by this time he could believe that I meant all I said.

"There will be time enough to settle this business after the court has
met to-morrow morning," said he, with an evident intention of "backing
down."

"But my passengers wish to know at once what the plan is, and I desire
to procure a pilot for the excursion to-morrow," I replied.

"I will go with you on the excursion, whether I go up the river or
not."

"No, you will not. I have no time to fool with you. I shall engage a
pilot to-night for the up-river trip, if you cannot go with me," I
added, indignantly.

"I think I can go with you; in other words, I will go with you. It is
not possible to go up the Ocklawaha in this steamer," said Cornwood,
suddenly changing front, somewhat to my regret. "The masts and yards
would be carried away by the trees that overhang the stream, and she
draws too much water for the Ocklawaha or the upper St. Johns."

"That matter is settled, then, and I will report to Colonel Shepard.
Will you explain to me where we can go in this steamer."

The guide became as communicative as ever in a little while, and seemed
to have forgotten the little difference which had threatened a serious
rupture in our relations. He was as pleasant as though no cloud had
passed between us. We discussed the up-river trip, and I made memoranda
of what he said till ten o'clock, when we retired. If what he said
about his obligations to Griffin Leeds was true, I could not blame him
for wishing to stand by the waiter. But a fair statement of his
relations, without any of the bullying he had attempted, would have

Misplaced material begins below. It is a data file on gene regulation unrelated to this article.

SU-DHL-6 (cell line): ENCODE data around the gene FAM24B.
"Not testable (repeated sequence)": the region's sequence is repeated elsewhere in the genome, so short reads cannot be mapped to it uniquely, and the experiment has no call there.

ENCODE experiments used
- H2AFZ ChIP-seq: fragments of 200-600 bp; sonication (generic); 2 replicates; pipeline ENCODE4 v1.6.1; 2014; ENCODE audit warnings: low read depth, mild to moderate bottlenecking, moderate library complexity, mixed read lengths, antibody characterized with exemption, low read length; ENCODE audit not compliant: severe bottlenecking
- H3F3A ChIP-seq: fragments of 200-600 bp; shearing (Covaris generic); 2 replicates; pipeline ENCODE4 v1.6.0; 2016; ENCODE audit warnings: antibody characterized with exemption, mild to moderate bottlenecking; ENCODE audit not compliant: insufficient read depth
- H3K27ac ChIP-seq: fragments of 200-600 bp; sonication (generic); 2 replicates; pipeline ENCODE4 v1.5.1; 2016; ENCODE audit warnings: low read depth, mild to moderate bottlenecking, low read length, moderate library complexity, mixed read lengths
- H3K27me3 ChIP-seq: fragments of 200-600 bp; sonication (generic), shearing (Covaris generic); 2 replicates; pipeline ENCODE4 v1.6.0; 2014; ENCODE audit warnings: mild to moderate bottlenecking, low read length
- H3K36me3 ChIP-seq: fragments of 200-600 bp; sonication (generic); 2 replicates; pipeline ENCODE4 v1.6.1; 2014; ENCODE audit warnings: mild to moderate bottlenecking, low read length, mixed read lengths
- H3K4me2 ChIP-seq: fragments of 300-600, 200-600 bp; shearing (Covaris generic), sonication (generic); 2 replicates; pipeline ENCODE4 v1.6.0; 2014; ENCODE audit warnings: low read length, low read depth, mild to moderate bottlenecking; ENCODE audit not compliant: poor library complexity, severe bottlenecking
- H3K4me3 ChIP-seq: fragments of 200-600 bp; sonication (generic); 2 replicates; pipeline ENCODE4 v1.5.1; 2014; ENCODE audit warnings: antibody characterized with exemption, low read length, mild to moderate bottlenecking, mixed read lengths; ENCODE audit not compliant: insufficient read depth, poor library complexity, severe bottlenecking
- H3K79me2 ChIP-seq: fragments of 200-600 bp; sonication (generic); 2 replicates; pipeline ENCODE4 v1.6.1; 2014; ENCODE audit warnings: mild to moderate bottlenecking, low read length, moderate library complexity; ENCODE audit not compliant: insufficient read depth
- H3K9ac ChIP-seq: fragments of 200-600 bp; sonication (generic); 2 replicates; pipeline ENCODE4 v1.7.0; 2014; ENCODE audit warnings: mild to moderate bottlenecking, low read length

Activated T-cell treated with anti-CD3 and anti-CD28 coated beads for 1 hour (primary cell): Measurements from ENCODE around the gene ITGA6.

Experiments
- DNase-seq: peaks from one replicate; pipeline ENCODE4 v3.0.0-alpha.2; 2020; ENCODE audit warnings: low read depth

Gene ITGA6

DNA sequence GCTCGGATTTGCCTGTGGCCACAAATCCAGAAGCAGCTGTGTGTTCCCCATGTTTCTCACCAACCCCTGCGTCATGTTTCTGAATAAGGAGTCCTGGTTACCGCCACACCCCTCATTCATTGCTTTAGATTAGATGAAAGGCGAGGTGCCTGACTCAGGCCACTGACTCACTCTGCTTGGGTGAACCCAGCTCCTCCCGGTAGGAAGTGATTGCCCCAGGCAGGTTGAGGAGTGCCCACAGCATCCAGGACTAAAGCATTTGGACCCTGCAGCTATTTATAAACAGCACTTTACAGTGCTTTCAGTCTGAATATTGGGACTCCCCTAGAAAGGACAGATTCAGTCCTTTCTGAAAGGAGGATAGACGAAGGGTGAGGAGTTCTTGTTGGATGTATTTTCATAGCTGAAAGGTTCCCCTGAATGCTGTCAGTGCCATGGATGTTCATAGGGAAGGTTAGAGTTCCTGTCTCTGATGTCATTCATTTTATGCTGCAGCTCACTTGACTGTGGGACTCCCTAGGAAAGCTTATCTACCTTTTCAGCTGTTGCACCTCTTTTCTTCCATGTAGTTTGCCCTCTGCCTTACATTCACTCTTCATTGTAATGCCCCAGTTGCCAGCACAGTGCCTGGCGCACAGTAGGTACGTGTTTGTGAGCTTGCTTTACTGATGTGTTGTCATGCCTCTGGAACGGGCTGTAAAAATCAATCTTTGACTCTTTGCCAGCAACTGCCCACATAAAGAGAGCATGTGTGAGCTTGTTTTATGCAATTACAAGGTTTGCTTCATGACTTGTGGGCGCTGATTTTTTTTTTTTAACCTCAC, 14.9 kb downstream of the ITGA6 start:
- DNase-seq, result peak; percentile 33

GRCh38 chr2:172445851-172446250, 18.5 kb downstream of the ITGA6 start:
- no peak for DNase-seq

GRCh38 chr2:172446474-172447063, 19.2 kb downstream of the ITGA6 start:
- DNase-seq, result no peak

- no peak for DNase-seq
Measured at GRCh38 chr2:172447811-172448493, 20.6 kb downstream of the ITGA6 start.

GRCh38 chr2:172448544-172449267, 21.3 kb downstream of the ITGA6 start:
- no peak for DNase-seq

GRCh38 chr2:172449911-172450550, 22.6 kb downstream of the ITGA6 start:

accomplished his wishes better.

When I turned out in the morning, I found the mate had gone ashore. At
half-past eight, as requested by the chief of police through Washburn,
Ben Bowman and I went on shore to attend the mayor's court. I had
started in season to call on Colonel Shepard, to whom I related all the
events of the preceding evening, including my interview with the
Floridian. The Colonel decided to ask his friend, Colonel Ives, a
lawyer of influence, and a Floridian, to attend court with me.

Washburn was on hand in season, and the mayor listened to the
testimony. Cornwood had his opportunity to badger the witnesses, and he
made the most of it. The magistrate, in spite of the eloquence of the
counsel for the defence, chose to regard the offence as a serious
assault, and bound the prisoner over for his appearance at a higher
court, three weeks hence. This was about the time we expected to be
absent up the river, and I saw that the Colonel's friend had managed
the case well without saying a word out loud. Cornwood found bail for
the culprit, and he was released.

"I suppose he can return to his duties on board of the steamer," said
the waiter's counsel.

"No, sir; I would not tolerate such a man on board any more than I
would a rattlesnake," I replied.

I paid him his wages, and something more, on the spot; and when he left
the court, his look and his manner indicated that he was more intent
upon revenge than anything else. It was quarter of ten when the case
was thus settled for the present, and we hastened to the wharf, and on
board. I had engaged a large barge at the boat-wharf to put the
passengers on board, and they were all taken off at one load.

We had the anchor up by the time they were alongside, and it was only a
few minutes after ten when I rang the bell to go ahead.



CHAPTER XVIII.

THE EXCURSION TO MANDARIN.


The band struck up a lively air as the boat started; and nothing could
be more exhilarating than the strains of the music, in the soft
sunshine and mild, sweet air of that semi-tropical region. It was
March; but the air was like summer. As soon as we had passed the first
bend, the St. Johns appeared more like a far-reaching lake than a
stream. The river is from one to six miles wide below Pilatka. The